The focus of Professor Downward’s laboratory is unravelling the molecular mechanisms by which dominant oncogenes, such as RAS and EGFR (epidermal growth factor receptor), drive tumour formation, growth and spread. This has led to the identification of numerous molecular targets for pharmacological intervention, several of which can now be blocked with clinically approved drugs, including inhibitors of MEK, RAF, EGFR and mTOR, with many other targeted agents in advanced stages of clinical trials.
Despite these huge advances, it is still the case that the benefits of these targeted treatments are either temporary (in the case of EGFR-mutant cancers) or marginal (in the case of RAS-mutant cancers), at least in part because of heterogeneity of tumours upon presentation and the rapid development of drug resistance.
In common solid tumours where RAS or EGFR mutations are frequent, for example lung, pancreas, colon and melanoma, early surgical intervention is by far the most effective therapeutic approach available at present. Even in extremely poor-prognosis cancers such as lung (20% KRAS mutation and 15% EGFR mutation) and pancreas (90% KRAS mutation), surgery at the earliest stages of the disease is often curative. For example, surgery will cure about 50% of patients with stage I non-small cell lung cancer, mostly without additional chemotherapy. By contrast, overall five-year survival for all patients with lung cancer is just 9% in the UK. In pancreatic cancer, which has the worst prognosis of the common cancers, surgery has the capacity to cure as many of 40% of patients with localised disease. Five-year survival overall for pancreatic cancer is less than 4% in the UK.
The most important limitation to the use of curative surgery is the fact that patients present with cancers that have already spread beyond their primary site. Even if surgery is able to remove the primary tumour entirely, metastasis may have occurred, leading to the development of multiple secondary lesions that cannot all be removed surgically. Improved ability to detect cancers at a very early stage would allow greater use of surgery and might hold out the promise of greatly enhanced cure rates.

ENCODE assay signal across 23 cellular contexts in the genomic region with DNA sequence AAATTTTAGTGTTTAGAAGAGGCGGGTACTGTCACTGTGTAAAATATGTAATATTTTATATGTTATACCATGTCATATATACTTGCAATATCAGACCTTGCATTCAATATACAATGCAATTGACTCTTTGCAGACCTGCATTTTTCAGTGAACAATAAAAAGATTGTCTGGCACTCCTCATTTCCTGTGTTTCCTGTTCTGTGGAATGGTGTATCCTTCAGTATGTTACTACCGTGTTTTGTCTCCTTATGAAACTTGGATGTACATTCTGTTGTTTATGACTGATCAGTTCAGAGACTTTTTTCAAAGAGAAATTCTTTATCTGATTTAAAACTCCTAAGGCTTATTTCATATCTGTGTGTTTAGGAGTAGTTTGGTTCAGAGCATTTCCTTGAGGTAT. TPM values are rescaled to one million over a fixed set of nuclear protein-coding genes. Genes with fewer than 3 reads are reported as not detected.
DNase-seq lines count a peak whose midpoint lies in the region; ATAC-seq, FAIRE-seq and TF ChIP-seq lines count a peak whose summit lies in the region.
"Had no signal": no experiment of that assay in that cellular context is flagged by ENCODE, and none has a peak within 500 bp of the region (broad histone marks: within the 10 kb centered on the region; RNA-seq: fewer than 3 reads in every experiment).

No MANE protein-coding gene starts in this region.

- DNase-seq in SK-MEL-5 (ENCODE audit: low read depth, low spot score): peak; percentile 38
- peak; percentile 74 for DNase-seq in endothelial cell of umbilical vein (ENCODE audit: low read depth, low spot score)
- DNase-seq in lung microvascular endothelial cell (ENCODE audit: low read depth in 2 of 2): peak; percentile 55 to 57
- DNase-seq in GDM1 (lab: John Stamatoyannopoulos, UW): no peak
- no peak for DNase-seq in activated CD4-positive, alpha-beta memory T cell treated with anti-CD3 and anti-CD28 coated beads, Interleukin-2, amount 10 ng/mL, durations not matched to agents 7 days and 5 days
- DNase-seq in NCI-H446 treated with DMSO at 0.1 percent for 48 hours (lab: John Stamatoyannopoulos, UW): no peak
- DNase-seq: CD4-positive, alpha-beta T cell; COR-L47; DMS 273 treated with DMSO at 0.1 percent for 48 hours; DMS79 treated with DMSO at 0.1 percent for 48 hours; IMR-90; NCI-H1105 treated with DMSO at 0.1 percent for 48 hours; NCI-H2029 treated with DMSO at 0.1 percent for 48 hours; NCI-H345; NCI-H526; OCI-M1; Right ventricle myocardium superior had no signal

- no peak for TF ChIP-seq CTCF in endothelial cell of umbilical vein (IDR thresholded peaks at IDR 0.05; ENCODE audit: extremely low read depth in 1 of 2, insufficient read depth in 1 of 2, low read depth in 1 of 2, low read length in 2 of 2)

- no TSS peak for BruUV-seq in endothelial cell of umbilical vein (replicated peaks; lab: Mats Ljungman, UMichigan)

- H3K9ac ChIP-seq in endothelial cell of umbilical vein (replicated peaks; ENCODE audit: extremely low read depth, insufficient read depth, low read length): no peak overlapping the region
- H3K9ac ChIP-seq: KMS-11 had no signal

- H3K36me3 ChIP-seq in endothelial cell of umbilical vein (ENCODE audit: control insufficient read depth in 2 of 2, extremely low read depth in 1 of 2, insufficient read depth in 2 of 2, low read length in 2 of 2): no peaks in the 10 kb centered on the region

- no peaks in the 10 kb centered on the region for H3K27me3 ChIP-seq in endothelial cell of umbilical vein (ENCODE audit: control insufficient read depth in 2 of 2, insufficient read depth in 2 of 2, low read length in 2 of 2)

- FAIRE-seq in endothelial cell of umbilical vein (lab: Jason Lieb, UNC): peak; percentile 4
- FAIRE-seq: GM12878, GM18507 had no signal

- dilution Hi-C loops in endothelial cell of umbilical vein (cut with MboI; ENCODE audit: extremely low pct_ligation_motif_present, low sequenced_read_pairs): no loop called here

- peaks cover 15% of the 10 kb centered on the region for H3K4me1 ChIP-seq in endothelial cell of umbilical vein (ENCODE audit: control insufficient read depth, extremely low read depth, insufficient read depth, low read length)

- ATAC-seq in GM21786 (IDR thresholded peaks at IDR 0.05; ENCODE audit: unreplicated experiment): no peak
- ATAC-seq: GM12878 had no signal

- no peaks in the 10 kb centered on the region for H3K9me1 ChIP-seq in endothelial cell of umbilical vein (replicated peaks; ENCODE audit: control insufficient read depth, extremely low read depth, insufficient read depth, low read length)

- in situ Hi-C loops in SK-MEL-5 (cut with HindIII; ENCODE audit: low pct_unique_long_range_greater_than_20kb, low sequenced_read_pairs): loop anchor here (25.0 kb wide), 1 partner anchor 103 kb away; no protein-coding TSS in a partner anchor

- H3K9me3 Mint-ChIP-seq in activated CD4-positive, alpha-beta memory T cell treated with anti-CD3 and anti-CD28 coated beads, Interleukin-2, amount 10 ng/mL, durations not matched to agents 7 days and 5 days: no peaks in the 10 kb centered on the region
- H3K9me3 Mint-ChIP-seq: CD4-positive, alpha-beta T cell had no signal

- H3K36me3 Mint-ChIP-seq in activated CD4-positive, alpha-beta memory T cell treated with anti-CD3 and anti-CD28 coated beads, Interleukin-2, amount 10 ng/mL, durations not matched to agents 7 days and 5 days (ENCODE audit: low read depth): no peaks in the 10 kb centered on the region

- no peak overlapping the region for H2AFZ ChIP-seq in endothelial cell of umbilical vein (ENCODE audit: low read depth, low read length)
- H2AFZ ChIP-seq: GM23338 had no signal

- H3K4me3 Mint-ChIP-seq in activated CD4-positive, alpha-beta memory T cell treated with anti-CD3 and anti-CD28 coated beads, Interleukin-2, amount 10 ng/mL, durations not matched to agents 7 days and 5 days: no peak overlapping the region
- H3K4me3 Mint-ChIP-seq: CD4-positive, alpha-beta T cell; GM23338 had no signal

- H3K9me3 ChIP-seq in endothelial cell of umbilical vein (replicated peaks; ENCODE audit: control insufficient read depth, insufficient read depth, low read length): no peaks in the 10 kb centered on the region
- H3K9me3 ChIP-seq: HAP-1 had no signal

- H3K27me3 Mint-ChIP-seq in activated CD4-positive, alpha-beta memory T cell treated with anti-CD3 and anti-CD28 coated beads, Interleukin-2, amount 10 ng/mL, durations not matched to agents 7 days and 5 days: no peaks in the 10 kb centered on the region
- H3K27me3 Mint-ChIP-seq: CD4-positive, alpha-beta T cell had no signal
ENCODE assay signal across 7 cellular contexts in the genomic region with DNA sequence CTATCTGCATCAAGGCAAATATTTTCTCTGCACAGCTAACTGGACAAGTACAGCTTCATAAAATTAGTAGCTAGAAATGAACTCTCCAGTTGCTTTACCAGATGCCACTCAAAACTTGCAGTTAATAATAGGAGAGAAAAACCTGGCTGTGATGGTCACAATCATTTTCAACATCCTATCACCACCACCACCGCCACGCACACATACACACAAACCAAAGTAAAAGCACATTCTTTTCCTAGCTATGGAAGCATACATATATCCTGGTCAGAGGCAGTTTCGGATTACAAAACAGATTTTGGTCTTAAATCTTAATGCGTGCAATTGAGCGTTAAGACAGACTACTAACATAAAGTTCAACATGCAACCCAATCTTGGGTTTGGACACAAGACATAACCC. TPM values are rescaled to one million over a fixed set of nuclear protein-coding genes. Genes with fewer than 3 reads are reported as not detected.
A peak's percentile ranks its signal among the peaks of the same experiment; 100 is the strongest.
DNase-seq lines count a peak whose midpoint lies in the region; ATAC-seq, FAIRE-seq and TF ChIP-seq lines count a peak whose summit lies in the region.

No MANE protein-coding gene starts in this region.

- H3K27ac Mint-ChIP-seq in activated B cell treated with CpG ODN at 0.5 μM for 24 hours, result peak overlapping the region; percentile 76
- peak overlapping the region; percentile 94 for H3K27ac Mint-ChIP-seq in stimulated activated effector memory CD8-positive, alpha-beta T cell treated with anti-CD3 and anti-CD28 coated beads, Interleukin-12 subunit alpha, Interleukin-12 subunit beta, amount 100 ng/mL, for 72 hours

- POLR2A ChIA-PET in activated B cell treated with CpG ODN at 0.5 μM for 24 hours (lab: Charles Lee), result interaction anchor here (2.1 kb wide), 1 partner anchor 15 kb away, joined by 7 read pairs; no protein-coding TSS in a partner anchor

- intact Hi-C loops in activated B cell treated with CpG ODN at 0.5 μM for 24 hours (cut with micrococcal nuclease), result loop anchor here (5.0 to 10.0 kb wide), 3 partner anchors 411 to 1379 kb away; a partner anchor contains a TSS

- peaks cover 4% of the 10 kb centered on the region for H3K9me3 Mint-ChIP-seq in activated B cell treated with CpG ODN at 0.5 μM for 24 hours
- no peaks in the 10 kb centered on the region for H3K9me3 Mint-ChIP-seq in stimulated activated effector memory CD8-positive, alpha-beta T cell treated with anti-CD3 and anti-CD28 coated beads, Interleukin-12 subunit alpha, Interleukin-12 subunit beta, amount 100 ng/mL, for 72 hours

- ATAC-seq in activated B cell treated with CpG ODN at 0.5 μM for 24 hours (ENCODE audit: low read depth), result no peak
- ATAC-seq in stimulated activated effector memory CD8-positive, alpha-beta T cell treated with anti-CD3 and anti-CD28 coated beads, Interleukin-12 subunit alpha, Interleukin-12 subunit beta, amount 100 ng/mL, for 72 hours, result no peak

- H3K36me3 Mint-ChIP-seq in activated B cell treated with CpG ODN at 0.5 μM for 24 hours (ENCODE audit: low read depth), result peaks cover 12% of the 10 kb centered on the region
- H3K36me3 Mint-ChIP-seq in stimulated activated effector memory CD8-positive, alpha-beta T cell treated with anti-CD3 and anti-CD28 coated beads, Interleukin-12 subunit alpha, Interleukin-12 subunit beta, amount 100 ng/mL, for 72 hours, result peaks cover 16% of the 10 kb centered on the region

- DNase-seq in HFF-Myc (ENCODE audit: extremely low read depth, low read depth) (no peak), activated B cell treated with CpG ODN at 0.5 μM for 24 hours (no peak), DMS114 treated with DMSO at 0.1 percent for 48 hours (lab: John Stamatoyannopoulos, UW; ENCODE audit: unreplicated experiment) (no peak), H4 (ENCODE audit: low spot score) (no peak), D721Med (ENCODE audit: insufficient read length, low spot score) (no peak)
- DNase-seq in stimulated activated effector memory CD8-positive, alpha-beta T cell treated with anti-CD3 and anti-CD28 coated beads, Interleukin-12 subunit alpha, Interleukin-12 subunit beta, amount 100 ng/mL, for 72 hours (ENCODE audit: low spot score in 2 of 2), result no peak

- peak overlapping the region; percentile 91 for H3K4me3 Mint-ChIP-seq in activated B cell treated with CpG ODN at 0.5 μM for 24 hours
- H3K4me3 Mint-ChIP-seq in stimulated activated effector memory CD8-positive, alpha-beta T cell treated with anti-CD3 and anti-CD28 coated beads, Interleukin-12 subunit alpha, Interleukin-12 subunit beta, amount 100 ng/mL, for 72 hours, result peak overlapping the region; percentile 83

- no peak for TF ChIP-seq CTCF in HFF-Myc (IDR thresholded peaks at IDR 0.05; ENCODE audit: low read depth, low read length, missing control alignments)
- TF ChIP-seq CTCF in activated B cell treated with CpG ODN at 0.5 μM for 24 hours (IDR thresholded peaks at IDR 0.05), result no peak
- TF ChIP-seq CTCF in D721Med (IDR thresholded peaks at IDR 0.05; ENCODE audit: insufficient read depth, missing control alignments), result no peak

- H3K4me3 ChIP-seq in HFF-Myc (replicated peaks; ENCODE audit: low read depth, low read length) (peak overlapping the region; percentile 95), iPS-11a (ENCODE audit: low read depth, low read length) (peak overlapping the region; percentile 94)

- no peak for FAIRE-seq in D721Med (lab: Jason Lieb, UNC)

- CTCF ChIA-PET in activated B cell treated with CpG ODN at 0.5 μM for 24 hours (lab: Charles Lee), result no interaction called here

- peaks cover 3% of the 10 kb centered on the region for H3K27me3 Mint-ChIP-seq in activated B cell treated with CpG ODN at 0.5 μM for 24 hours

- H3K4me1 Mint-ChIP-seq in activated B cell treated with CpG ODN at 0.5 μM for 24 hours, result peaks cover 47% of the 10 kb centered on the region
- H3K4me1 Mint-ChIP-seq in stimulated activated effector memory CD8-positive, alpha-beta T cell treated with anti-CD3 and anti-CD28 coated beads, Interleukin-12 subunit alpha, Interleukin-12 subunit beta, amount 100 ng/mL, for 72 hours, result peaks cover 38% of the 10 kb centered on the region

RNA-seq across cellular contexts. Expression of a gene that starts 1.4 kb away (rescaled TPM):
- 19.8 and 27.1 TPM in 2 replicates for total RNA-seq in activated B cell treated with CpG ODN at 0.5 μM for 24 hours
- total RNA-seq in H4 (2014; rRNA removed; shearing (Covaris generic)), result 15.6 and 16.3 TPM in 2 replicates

While advances in early detection of cancer are occurring on many fronts, including imaging and the investigation of a wide range of biomarkers, some of the most exciting developments in recent years have come from the ability to analyse tumour-derived DNA in circulating blood, either as circulating free tumour DNA fragments, or in circulating tumour cells (CTCs). The study of CTCs holds immense promise for improving our understanding of cancer biology, but the relative difficulty of handling and isolating CTCs compared with the ease of handling free DNA in the cell-free component of blood makes the analysis of circulating free tumour DNA especially attractive as an approach to the early detection of cancer.
One of the interests of the Lung Cancer Group at the ICR is the development of improved detection of lung and other cancers at an early stage where they can still be cured surgically, in particular through the identification of circulating tumour DNA in the blood.